And Tripp isn’t feeding me a line about local food or farm-to-table fare. Talk to him for more than five minutes and you’ll see he seeks to understand on a deep level food and seasons and farming — and he knows enough to throw out assessments like, “Last summer, Iowa had the best peach year I can remember.”
Harbinger, through the nomination of its head chef, has been on the Beard semifinalist list every year since its opening — a rare feat and a good sign for Des Moines’ ever-flowering food scene.
“Once a dismal landscape of old school Italian restaurants and chains galore, the dining scene in Des Moines has matured in the past decade to embrace interesting cuisines and nuanced flavors worthy of a more sophisticated palate,” my colleague Stapleton wrote back in 2016.
Tripp would agree, saying he “loves what Iowa has become as a food destination.”
“I have had wonderful meals in all corners of the state and that reflects in Iowa being represented on the list pretty regularly over the past decade,” Tripp said.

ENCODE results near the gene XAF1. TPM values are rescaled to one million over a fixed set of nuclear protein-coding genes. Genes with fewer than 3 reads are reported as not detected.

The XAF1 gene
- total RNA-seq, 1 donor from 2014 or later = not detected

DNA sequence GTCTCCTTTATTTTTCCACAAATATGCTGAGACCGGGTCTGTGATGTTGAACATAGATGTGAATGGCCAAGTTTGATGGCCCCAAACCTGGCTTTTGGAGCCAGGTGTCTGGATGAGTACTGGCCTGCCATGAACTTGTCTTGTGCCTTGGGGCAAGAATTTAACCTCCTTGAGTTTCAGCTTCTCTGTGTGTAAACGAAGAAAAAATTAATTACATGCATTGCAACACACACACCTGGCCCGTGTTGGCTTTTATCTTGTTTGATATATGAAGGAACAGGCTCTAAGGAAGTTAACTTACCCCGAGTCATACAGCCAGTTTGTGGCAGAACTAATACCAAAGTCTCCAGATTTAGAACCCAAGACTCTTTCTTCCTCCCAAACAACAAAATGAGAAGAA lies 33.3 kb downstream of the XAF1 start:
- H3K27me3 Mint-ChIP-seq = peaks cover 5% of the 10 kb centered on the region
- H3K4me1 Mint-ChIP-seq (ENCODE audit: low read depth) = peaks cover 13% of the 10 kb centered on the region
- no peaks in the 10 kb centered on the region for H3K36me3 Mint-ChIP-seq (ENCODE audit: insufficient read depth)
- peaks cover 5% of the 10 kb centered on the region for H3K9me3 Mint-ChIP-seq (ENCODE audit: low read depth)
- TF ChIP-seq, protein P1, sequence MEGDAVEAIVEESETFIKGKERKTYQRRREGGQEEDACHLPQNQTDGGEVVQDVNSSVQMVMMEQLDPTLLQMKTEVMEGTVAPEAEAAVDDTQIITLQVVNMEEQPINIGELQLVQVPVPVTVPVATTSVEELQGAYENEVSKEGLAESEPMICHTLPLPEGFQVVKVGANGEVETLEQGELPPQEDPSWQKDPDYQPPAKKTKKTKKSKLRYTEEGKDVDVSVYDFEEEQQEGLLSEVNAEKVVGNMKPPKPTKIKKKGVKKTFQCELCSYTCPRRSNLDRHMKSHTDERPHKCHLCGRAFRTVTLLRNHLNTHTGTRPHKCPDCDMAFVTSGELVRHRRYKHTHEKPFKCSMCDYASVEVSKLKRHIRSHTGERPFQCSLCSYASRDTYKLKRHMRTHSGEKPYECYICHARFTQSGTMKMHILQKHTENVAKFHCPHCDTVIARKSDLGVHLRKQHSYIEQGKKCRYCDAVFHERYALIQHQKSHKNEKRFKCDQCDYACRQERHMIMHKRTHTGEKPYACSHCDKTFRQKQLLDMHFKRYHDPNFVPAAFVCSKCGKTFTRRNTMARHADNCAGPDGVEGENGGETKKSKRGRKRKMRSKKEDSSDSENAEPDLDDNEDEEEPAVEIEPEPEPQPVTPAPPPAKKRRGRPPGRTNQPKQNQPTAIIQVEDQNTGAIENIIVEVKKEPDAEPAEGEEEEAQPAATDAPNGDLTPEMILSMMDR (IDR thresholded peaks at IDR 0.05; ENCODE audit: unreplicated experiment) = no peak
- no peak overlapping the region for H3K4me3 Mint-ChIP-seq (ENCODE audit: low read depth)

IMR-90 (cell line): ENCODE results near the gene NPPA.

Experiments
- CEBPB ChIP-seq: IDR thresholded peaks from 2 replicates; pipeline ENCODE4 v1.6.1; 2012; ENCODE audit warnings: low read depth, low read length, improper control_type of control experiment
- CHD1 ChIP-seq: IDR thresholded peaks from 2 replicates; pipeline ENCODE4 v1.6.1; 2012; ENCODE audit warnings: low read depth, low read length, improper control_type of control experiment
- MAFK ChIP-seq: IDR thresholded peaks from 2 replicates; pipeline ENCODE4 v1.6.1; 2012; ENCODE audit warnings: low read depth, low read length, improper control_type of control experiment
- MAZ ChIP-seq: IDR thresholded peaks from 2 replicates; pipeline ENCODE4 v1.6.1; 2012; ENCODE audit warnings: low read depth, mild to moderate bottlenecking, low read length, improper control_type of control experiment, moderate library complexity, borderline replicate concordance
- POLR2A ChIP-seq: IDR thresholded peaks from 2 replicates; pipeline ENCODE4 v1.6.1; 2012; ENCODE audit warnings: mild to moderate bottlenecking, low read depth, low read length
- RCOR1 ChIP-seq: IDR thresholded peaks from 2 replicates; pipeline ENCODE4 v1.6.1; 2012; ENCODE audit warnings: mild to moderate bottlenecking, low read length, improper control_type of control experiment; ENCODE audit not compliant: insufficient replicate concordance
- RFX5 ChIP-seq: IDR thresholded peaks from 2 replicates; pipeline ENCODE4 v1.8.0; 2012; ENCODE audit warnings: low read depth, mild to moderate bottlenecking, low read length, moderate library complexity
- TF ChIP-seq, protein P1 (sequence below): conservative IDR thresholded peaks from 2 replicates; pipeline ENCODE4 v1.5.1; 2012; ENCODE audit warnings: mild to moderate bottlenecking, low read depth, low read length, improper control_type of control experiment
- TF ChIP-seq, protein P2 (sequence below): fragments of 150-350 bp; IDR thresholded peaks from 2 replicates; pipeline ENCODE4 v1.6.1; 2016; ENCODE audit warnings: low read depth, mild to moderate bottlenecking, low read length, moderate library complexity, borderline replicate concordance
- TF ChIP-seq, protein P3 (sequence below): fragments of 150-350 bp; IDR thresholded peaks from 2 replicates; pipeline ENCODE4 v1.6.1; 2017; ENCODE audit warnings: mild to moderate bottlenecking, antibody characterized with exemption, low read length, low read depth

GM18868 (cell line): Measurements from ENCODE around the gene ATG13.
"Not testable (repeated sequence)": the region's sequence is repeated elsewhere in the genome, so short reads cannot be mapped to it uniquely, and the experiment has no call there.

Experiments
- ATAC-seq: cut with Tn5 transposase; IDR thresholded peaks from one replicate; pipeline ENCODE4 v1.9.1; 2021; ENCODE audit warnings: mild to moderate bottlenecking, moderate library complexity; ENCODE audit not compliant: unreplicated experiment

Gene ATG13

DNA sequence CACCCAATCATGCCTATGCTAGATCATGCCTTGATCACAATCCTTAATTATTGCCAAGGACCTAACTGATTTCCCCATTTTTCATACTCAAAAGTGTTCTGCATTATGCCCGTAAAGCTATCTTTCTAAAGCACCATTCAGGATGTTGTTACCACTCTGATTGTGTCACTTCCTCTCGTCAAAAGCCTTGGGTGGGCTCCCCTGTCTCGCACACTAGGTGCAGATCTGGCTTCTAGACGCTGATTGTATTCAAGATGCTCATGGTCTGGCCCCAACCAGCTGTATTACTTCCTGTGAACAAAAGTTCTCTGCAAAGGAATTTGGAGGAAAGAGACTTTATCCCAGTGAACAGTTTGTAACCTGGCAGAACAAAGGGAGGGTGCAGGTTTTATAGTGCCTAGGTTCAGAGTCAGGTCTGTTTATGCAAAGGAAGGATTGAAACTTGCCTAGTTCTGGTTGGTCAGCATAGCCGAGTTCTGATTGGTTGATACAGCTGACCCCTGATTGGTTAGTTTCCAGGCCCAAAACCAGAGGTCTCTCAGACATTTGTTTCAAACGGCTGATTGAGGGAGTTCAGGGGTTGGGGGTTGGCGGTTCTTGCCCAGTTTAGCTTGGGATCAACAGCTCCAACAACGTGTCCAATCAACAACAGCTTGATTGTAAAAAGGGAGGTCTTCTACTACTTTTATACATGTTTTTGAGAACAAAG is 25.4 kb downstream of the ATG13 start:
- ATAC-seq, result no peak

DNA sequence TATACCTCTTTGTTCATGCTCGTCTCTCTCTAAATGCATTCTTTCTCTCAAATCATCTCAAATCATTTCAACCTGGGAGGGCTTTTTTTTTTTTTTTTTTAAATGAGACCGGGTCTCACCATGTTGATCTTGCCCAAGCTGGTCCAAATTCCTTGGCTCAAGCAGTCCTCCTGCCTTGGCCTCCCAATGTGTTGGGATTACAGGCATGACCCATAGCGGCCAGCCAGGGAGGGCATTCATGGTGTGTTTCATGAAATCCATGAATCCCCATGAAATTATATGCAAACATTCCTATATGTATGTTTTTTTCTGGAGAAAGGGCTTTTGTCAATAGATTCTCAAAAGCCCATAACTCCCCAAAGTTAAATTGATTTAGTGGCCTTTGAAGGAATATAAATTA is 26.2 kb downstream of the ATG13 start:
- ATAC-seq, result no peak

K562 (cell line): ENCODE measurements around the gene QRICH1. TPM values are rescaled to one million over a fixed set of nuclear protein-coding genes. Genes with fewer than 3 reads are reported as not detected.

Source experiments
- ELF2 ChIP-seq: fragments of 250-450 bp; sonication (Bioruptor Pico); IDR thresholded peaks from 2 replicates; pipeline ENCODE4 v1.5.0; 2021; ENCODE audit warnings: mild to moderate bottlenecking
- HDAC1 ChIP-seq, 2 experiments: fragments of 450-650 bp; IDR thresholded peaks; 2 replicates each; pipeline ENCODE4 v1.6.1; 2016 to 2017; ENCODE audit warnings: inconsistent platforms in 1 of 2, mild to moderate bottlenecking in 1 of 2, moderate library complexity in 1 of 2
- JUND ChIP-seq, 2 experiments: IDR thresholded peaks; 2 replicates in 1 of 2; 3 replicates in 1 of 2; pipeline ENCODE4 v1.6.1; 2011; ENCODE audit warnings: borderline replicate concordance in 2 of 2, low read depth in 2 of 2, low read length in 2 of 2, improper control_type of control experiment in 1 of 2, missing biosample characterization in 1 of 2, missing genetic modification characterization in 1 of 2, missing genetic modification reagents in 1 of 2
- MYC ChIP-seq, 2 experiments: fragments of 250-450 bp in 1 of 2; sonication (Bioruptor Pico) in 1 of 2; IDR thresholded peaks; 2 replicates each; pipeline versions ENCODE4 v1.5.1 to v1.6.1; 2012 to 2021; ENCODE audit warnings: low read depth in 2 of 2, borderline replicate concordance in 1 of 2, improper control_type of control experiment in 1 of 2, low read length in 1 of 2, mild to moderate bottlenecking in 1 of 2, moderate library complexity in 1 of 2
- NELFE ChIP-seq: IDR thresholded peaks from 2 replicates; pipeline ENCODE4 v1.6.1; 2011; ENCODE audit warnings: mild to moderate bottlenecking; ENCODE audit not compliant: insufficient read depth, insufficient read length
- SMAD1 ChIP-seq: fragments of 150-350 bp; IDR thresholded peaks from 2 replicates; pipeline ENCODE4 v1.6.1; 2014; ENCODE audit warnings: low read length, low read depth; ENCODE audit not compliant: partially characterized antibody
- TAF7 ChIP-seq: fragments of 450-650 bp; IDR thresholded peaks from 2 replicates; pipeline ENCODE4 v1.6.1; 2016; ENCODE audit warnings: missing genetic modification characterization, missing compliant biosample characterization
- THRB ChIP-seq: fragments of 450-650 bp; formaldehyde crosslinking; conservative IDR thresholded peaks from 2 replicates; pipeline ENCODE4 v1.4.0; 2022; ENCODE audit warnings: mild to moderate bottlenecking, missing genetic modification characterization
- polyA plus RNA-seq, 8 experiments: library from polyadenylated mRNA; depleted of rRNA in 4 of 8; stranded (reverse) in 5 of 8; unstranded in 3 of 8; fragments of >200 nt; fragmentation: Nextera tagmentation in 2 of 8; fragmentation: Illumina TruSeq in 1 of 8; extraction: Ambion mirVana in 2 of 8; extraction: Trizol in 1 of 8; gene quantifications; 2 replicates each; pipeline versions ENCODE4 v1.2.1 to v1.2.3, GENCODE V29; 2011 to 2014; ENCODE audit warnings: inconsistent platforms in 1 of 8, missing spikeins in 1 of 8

But it’s lonely at the top, and he’s hopeful more Iowa talent will be recognized soon. Specifically, he is awed by the food from Lynn Pritchard at Table 128 in Clive and Kevin Scharpf at Brazen Open Kitchen in Dubuque.
With so much culinary press on the coasts, getting attention out here in the middle can be hard, Tripp says, but innovative plates from passionate chefs will bringaccolades. Look at Kansas City, he offers, which went from having one nomination to more than a handful this year — all on the back of a simple concept: good food made by good chefs.
“At Harbinger, we are screaming as loud as we can about Iowa and Iowa food,” Tripp said. “It can be hard living in a land-locked state — flyover country as people say — but having a restaurant like Harbinger on the list three years in a row makes it hard for people not to notice what is happening here.”
“Ultimately,” he added, “the louder the group of us can holler and make noise about the work we are doing here, the more likely we are to see Iowa names on that list.”
Courtney Crowder, the Register's Iowa Columnist, traverses the state's 99 counties telling Iowans' stories. She's always looking for Iowa restaurant recommendations. Got any? Reach her at email@example.com or 515-284-8360. Follow her on Twitter @courtneycare.